Prof. Daniel Matt, will be live from Berkeley, presenting “GEMS of the Zohar (Part 1 of 3) on Thursday July 2, at 7:30 pm. The program is free to CSP and CBI Members, $36 for the series per household for general public. The Zohar is the masterpiece of Kabbalah, a vast mystical commentary on the Torah, composed in 13th-century Spain. This 3-part series will explore some of the Zohar’s striking ideas, including Ein Sof (God as Infinity), the ten sefirot (aspects of God’s personality), Ayin (mystical nothingness, or no-thingness), Shekhinah (the feminine aspect of God), the mystical meaning of Torah, and God’s need for us. Daniel C. Matt is a teacher of Jewish spirituality and one of the world’s leading authorities on Kabbalah and the Zohar. He has been featured in Time and Newsweek and has appeared on National Public Radio and the History Channel. He has published over a dozen books, including The Essential Kabbalah, Zohar: Annotated and Explained, and God and the Big Bang: Discovering Harmony between Science and Spirituality. Several years ago, he completed an 18-year project of translating and annotating the Zohar. In 2016, Stanford University Press published his ninth volume of The Zohar: Pritzker Edition, concluding the Zohar’s main commentary on the Torah. Daniel received his Ph.D. from Brandeis University and for twenty years served as professor at the Graduate Theological Union in Berkeley, California. He has also taught at Stanford University and the Hebrew University of Jerusalem. Currently he is writing a biography of Elijah the Prophet for the Yale Jewish Lives series. He also teaches Zohar online. For information about this ongoing Zohar course, see the website of Stanford University Press: https://www.sup.org/zohar/course.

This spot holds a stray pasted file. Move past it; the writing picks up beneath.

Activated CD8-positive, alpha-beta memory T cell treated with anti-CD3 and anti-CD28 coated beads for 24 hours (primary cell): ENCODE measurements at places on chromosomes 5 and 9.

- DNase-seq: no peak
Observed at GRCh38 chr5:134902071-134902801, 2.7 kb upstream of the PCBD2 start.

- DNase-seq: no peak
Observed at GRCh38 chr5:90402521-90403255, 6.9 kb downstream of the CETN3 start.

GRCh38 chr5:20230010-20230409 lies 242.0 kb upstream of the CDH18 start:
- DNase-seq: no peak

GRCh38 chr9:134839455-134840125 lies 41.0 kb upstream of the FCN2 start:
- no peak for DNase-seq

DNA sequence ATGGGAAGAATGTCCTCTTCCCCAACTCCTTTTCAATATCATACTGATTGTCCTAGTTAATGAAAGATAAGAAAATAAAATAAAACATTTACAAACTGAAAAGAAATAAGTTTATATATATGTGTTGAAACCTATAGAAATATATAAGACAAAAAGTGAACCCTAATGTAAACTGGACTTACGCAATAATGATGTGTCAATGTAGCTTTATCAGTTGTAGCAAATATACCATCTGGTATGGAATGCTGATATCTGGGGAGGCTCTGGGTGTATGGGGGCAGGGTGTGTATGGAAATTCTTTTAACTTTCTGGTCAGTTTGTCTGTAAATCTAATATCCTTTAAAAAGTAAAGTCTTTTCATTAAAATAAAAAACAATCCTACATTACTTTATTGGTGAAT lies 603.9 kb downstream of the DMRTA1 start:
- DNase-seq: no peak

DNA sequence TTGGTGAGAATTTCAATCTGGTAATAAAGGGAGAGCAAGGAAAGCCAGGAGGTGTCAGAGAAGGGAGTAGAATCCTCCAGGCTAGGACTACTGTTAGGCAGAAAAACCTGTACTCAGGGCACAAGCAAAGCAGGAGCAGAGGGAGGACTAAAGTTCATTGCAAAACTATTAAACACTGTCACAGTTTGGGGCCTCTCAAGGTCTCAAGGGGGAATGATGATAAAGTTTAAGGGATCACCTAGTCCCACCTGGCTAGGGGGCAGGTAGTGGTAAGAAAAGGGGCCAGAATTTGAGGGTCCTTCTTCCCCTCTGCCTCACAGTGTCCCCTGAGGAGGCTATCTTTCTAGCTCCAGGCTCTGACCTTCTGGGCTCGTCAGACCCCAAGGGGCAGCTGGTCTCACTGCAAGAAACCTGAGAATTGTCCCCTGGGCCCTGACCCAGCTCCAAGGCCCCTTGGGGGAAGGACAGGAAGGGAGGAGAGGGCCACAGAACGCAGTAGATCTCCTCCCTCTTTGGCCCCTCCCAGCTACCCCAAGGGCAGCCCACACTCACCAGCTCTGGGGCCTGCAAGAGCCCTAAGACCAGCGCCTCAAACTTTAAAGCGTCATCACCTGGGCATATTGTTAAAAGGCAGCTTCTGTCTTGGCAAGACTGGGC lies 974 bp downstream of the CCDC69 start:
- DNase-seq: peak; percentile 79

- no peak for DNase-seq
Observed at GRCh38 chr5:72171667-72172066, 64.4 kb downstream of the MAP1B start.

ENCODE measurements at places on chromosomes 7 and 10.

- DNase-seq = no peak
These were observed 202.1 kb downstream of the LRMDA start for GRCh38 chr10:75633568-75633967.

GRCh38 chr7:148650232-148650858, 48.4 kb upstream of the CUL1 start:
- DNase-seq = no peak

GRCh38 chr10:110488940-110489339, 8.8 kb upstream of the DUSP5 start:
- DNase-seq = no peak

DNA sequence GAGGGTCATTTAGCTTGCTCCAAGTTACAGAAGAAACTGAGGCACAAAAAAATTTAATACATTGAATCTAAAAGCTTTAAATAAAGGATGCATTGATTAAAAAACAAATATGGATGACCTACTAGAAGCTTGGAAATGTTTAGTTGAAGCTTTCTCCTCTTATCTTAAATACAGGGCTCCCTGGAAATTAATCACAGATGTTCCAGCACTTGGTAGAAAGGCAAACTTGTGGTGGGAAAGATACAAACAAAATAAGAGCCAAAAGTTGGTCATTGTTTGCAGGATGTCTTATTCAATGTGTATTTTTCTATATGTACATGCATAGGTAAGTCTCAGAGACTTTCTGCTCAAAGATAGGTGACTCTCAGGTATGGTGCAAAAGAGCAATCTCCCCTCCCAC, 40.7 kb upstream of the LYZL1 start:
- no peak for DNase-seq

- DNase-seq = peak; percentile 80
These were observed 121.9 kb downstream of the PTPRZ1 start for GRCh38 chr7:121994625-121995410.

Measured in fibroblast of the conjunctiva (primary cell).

CSP presents the Great Contemporary Composer Event on Friday, July 3, from noon to 1 pm. The Independence Day weekend discussion with composer Peter Boyer focuses on his Grammy-nominated contemporary classical work “Ellis Island: The Dream of America,” to be broadcast nationally on Friday, July 3, at 9 pm PDT on PBS SoCal. The discussion features Peter Boyer, live from the San Gabriel Foothills.
Commissioned by The Bushnell Center for the Performing Arts to celebrate the inaugural season of its Belding Theater, “Ellis Island: The Dream of America” celebrates the historic American immigrant experience and the American dream. Innovative in its format, the work brings elements of the theater and multimedia into the concert hall, employing actors and projected historical images from the Ellis Island archives. The spoken texts for the work come from the Ellis Island Oral History Project, an historic collection of interviews with actual immigrants about their experiences emigrating to America. After extensive research in this archive, Boyer chose the stories of seven immigrants who came to America through Ellis Island from disparate nations between 1910-1940. He fashioned short monologues from the actual words of these immigrants and wove them into an orchestral tapestry which frames and comments on their stories—by turns poignant, humorous, moving, and inspiring.